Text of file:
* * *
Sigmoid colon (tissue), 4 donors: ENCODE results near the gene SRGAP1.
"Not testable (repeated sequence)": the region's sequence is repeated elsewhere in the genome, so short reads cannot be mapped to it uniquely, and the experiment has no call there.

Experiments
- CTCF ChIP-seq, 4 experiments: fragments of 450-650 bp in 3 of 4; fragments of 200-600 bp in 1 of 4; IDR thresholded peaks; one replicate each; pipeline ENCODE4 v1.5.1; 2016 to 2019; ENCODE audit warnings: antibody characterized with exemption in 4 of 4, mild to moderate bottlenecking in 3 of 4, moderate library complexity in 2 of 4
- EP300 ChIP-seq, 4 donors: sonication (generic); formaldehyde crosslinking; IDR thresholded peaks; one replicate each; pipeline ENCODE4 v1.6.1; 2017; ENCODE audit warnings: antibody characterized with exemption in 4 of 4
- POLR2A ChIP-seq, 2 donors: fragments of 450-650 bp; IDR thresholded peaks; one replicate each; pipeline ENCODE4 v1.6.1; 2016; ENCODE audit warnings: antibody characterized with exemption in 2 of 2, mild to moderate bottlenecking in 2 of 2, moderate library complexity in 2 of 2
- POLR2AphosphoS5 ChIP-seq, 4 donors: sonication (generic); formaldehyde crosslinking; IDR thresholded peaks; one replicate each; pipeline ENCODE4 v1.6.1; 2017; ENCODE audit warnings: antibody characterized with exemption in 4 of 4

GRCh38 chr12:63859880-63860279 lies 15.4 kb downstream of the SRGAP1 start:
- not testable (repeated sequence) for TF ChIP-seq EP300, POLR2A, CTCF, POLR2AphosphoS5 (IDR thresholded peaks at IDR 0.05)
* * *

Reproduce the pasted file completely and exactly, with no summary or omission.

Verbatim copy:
Sigmoid colon (tissue), 4 donors: ENCODE results near the gene SRGAP1.
"Not testable (repeated sequence)": the region's sequence is repeated elsewhere in the genome, so short reads cannot be mapped to it uniquely, and the experiment has no call there.

Experiments
- CTCF ChIP-seq, 4 experiments: fragments of 450-650 bp in 3 of 4; fragments of 200-600 bp in 1 of 4; IDR thresholded peaks; one replicate each; pipeline ENCODE4 v1.5.1; 2016 to 2019; ENCODE audit warnings: antibody characterized with exemption in 4 of 4, mild to moderate bottlenecking in 3 of 4, moderate library complexity in 2 of 4
- EP300 ChIP-seq, 4 donors: sonication (generic); formaldehyde crosslinking; IDR thresholded peaks; one replicate each; pipeline ENCODE4 v1.6.1; 2017; ENCODE audit warnings: antibody characterized with exemption in 4 of 4
- POLR2A ChIP-seq, 2 donors: fragments of 450-650 bp; IDR thresholded peaks; one replicate each; pipeline ENCODE4 v1.6.1; 2016; ENCODE audit warnings: antibody characterized with exemption in 2 of 2, mild to moderate bottlenecking in 2 of 2, moderate library complexity in 2 of 2
- POLR2AphosphoS5 ChIP-seq, 4 donors: sonication (generic); formaldehyde crosslinking; IDR thresholded peaks; one replicate each; pipeline ENCODE4 v1.6.1; 2017; ENCODE audit warnings: antibody characterized with exemption in 4 of 4

GRCh38 chr12:63859880-63860279 lies 15.4 kb downstream of the SRGAP1 start:
- not testable (repeated sequence) for TF ChIP-seq EP300, POLR2A, CTCF, POLR2AphosphoS5 (IDR thresholded peaks at IDR 0.05)